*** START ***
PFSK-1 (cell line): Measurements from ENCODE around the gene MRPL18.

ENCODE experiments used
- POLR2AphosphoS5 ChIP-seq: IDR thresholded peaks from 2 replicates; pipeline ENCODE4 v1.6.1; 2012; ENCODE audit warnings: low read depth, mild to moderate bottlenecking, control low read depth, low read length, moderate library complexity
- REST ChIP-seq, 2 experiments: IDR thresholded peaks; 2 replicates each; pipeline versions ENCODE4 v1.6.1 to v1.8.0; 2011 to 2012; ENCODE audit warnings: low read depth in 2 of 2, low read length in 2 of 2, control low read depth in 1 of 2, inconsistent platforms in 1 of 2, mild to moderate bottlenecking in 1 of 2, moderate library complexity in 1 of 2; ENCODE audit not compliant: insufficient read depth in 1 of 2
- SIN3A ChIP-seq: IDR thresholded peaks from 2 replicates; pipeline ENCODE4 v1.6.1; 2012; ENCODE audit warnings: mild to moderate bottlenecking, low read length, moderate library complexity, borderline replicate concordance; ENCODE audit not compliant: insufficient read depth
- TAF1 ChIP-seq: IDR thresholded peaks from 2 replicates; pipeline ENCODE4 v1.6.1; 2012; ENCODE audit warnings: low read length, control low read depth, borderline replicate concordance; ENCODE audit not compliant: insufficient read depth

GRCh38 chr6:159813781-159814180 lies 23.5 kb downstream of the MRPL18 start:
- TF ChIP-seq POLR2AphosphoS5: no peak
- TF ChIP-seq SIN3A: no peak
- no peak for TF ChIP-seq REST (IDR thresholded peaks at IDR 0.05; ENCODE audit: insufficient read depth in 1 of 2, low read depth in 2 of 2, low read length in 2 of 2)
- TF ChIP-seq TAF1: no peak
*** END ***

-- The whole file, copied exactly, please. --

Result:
PFSK-1 (cell line): Measurements from ENCODE around the gene MRPL18.

ENCODE experiments used
- POLR2AphosphoS5 ChIP-seq: IDR thresholded peaks from 2 replicates; pipeline ENCODE4 v1.6.1; 2012; ENCODE audit warnings: low read depth, mild to moderate bottlenecking, control low read depth, low read length, moderate library complexity
- REST ChIP-seq, 2 experiments: IDR thresholded peaks; 2 replicates each; pipeline versions ENCODE4 v1.6.1 to v1.8.0; 2011 to 2012; ENCODE audit warnings: low read depth in 2 of 2, low read length in 2 of 2, control low read depth in 1 of 2, inconsistent platforms in 1 of 2, mild to moderate bottlenecking in 1 of 2, moderate library complexity in 1 of 2; ENCODE audit not compliant: insufficient read depth in 1 of 2
- SIN3A ChIP-seq: IDR thresholded peaks from 2 replicates; pipeline ENCODE4 v1.6.1; 2012; ENCODE audit warnings: mild to moderate bottlenecking, low read length, moderate library complexity, borderline replicate concordance; ENCODE audit not compliant: insufficient read depth
- TAF1 ChIP-seq: IDR thresholded peaks from 2 replicates; pipeline ENCODE4 v1.6.1; 2012; ENCODE audit warnings: low read length, control low read depth, borderline replicate concordance; ENCODE audit not compliant: insufficient read depth

GRCh38 chr6:159813781-159814180 lies 23.5 kb downstream of the MRPL18 start:
- TF ChIP-seq POLR2AphosphoS5: no peak
- TF ChIP-seq SIN3A: no peak
- no peak for TF ChIP-seq REST (IDR thresholded peaks at IDR 0.05; ENCODE audit: insufficient read depth in 1 of 2, low read depth in 2 of 2, low read length in 2 of 2)
- TF ChIP-seq TAF1: no peak